At two separate points, I almost slipped on an orange peel and tripped over a bump in the street. I caught my balance, but freaked out a little and became more alert of any road issues. Also, I still take bad race photos even during a good race. I kept getting caught chewing.

As usual, the volunteers were pretty awesome. I thought the water stops were more crowded than last year, but that made sense as it was warmer/sunny. I still need to find a good way to grab water at an aid station without slowing down much to dodge runners who take walk breaks.

Although my splits every 10K show that I was getting faster, I never really felt like that. I thought I was slowing going in to the 30K mark and only really felt faster in the final 5 miles. Still, it’s neat to have those numbers and know that I ran a smart race.

Post-race, recovery, and future plans

LA Marathon 2012 medal

I felt pretty good after crossing the finish line. I got my medal and heat blanket, took photos, and got some snacks (something to hold them would’ve been nice). I had no problem walking the few blocks to get to the meet up area and found Sean a few minutes later. We walked a few blocks more to the car and were out of Santa Monica and home quickly. My post-race experience was such a contrast to last year’s when I was freezing and waiting forever for my dad to get the car so I could get home.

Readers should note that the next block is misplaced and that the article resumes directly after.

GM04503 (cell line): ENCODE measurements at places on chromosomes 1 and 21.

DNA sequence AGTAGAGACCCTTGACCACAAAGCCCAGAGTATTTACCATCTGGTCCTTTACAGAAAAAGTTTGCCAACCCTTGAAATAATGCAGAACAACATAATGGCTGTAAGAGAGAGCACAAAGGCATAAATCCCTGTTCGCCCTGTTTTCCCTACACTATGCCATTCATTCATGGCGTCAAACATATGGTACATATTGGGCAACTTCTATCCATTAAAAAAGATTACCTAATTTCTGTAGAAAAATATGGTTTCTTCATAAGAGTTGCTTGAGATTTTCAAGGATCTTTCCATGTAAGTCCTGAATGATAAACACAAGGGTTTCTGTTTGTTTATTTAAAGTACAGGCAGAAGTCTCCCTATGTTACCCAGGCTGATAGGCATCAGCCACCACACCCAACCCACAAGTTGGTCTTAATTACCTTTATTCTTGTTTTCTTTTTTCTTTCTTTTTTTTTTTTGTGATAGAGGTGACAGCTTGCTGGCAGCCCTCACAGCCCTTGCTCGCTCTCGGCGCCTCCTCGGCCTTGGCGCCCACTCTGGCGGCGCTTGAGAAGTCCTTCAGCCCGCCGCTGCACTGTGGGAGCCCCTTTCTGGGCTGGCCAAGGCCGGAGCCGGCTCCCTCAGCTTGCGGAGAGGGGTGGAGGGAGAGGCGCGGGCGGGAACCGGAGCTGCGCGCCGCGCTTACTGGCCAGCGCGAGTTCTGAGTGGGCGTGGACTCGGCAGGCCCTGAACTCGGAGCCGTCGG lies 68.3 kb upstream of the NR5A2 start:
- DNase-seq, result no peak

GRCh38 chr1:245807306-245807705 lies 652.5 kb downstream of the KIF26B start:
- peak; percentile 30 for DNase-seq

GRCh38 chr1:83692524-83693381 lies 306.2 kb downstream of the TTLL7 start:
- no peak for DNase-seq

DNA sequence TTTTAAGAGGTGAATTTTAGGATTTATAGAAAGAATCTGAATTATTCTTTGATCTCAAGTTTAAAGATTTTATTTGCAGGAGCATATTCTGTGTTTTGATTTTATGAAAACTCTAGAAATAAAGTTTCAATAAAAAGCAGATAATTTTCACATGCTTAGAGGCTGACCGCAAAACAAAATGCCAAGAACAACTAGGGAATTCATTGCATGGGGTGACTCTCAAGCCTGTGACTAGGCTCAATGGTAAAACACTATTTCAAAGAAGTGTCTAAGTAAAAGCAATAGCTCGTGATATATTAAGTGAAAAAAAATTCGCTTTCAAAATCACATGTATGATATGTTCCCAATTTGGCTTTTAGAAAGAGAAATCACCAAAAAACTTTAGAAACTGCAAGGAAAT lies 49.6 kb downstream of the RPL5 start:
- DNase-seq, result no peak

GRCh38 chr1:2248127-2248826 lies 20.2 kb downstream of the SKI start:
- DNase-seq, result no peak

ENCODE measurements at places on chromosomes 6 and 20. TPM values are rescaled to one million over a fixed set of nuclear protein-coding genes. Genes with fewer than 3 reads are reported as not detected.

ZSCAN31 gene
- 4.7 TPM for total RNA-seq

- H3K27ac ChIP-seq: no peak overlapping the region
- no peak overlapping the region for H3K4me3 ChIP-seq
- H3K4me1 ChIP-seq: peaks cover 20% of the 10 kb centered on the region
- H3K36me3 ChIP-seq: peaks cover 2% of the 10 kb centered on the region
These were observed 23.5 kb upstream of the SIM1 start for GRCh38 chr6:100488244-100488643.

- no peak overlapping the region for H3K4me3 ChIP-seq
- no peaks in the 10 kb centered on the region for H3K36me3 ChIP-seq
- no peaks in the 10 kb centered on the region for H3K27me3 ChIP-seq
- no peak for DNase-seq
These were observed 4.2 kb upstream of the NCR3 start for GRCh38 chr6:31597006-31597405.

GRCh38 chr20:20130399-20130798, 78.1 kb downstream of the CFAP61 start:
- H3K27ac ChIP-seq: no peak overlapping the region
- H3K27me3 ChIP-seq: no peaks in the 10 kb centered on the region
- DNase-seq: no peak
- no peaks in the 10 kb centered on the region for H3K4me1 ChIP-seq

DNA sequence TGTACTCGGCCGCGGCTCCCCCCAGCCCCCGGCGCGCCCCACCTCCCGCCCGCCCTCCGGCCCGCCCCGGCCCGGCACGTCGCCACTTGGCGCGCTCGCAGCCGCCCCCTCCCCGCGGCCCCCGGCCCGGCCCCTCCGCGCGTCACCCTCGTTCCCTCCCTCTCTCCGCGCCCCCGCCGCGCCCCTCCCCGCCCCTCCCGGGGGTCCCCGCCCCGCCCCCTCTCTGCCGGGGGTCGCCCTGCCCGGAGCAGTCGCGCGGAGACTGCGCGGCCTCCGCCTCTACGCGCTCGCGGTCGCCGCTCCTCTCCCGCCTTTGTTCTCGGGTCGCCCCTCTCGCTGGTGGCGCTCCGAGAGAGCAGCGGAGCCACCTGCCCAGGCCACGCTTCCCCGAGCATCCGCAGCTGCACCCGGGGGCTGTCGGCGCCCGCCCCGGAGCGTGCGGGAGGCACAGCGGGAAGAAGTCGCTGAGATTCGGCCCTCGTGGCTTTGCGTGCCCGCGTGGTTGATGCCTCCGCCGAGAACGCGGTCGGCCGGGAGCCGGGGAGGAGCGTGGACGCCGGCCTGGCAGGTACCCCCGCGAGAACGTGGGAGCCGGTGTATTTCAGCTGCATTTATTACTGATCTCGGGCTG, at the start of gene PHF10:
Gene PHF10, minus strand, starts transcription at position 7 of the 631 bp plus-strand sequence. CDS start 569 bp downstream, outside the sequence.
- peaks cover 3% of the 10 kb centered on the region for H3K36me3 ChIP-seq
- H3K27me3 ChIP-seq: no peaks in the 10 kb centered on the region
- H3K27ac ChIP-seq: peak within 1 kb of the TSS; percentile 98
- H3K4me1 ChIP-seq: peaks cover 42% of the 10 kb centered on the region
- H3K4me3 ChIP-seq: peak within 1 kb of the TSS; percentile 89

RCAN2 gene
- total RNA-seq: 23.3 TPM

Our Signs For Cindy

Sean has been incredibly supportive and helpful pre- and post-race. He texted me, “you did it!” as soon as my finish time posted. He never complained about waking up at 4 am to drop me off for the shuttle, standing around waiting for me to come through in Beverly Hills or spending an hour looking for parking in Santa Monica. When I saw him, he wasn’t holding up his Nelson Muntz sign (he was snapping photos), but he did bring it out. Best thing: He remembered to bring some chocolate milk. That was refreshing.

Finished! 3:58:33!!

My parents were too tired to come out this year after hosting the fundraiser party (they raised over $2,000 for the orphanage in Tijuana). They sent their support via texts, calls and prayers while in Mass.

Time to stretch

I’m still slightly sore, but I know that comes with the territory especially with the way I ran the downhill miles at the end. I’m grateful for accessible ramp sidewalks and living on a first floor apartment. I have no problem taking a few days off of any kind of exercise.

I know a lot of people come off a great race ready to sign up for several more. I’m not one of those people; too cheap. I’ll likely race another half this spring as well as a local 5K and 10K. I got more PRs to set.


Hometown glory: LA Marathon race report